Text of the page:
Marketed exclusively by Worldwide Fruit in the UK, Jazz apples have been standout stars of the UK fresh produce sector over recent seasons. But what lies behind the brand’s appeal that makes its backers so confident of success? Produce Business UK takes a look
Ask supermarket shoppers to name a brand in the fresh produce aisles and the usual suspects – Jaffa, Pink Lady, Florette – will likely feature prominently. But among them, it is a safe bet to say apple brand Jazz will gain a mention.
One of the fastest rising stars of the UK fresh produce sector, Jazz has achieved startling progress over recent seasons in a crowded marketplace, with the brand well on its way to becoming as well known as Pink Lady.Another important fact about Jazz is that it is wholly supplied in the UK market by one company; Worldwide Fruit. The company is owned jointly by New Zealand’s Jazz brand-owner Turners & Growers and UK producer organisation, Fruition.
UK consumers spent just over £32million on Jazz apples in the 52 weeks to 21 June 2015, a 7.3% rise compared with the same period 12 months before, according to Kantar Worldpanel data.
To put the figures in context, long-established names such as Cox and Golden Delicious suffered sales drops of 11.7% and 8.4% to £58.3m and £47.5m respectively during the same period.
Jazz does have a way to go before it comes anywhere near the sales of Pink Lady however, with the brand – only behind Gala and Braeburn now in terms of overall apple rankings – having achieved a 14% rise to over £119.6m compared with the previous 12 months.
Still, Jazz’s share of a UK apple market that in the same 52 weeks clocked up £875m worth of sales is not to be sniffed at, and Steve Maxwell [no relation to the author], CEO of Worldwide Fruit believes the brand’s market share will continue to move on an upward curve.
“With the exception of Pink Lady, I think Jazz blows the socks off everything else that’s out there,” says Maxwell. “It’s got real depth of flavour and consistency – for 52 weeks a year it tastes the same. Week on week, you always get the same flavour. Not every apple is like that.”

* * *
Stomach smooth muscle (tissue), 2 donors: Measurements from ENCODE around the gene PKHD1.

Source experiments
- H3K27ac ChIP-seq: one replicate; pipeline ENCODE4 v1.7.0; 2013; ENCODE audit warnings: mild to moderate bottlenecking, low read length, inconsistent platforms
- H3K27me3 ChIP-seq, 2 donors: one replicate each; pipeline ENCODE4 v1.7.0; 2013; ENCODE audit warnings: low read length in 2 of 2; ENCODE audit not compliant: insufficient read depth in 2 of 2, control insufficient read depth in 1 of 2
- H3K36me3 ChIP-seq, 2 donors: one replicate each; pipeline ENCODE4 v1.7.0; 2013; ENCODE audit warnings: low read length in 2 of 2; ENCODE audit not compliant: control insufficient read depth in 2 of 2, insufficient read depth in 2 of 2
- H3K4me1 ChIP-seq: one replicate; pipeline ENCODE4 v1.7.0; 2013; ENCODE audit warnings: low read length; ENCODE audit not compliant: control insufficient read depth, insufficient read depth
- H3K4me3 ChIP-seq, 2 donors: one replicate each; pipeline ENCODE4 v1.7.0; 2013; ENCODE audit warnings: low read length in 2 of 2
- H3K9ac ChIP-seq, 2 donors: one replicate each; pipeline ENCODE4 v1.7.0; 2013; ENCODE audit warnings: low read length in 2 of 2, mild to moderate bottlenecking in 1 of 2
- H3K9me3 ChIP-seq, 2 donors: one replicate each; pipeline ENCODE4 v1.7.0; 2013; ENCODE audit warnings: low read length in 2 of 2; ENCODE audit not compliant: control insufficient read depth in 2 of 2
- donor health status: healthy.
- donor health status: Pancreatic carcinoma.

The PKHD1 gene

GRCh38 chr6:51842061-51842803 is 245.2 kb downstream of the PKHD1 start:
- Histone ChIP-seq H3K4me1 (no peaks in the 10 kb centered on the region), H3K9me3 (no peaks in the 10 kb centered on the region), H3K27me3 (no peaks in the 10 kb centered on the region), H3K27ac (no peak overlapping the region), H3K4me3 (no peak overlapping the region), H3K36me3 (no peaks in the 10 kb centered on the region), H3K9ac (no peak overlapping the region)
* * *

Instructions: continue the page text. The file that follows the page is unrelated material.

Maxwell and Worldwide Fruit are so confident about the continued prospects for Jazz that they have embarked on an ambitious planting programme, aimed at hugely increasing supply of the apple from northern-hemisphere locations, particularly the UK.
Worldwide Fruit and its affiliated growers have an estimated 380,000 Jazz trees in British orchards, but Maxwell says the company is well on its way to adding substantial numbers of trees within the next two to three years. Further supplemented by production in France and Italy, Worldwide Fruit’s aim is to move from the present cycle of six months Northern Hemisphere, six months Southern Hemisphere, to seven months’ supply from the UK, Italy and France.
“We’ll be planting within the next full year, with a view to having more fruit coming in from the UK, France and Italy,” says Maxwell.
The decision to increase volumes is, he says, being driven by market demand, which has seen premium varieties – such as Jazz and Pink Lady – continue to sell well despite the challenging economic conditions.
It may not have the visual impact of Pink Lady, but Maxwell says Worldwide Fruit has achieved greater brand recognition for Jazz through social media and consumer events, while price promotions have also played a significant part. “A lot of the work is focused on getting people to try Jazz,” he says. “We find that a lot of people try it when it’s on promotion and then they stick with it.”
In general, Maxwell says Worldwide Fruit has achieved a solid 12 months’ trading, with one of the real highlights being its receipt of Silver Supplier status from Marks & Spencer.
In the face of a “ridiculously competitive” marketplace, he says Worldwide Fruit has been able to benefit from its solidity of supply, added value through packaging and continued investment in staff and training.
These investments have included new storage space opened last September that has enabled the company to increase its focus on delivering ripe and ready-to-eat pears and avocados; a major area of growth for the firm.
“Every time we ask a customer what is the barrier to buying more pears and avocados, they say it is that people don’t know when they are ready,” explains Maxwell. “If we can’t educate people on avocados and pears, let’s give them the fruit ready to eat.”
However, Maxwell admits achieving ripe and ready-to-eat fruit has not always been easy. “You can’t just stick it in the store; you’ve got to have expertise in your staff and the correct kit, you’ve got to invest in kit, training and people,” he says.
Looking ahead, Maxwell says that as well as Jazz, Worldwide Fruit is excited about the prospects for two other New Zealand-bred varieties – Envy and Smitten – which are now being planted in the UK. Smitten, he says, is a grower-friendly, “standard-plus” apple, while Envy is a “super-sweet” variety, which its backers believe has a real chance to forge a niche place in the ever-competitive UK apple market.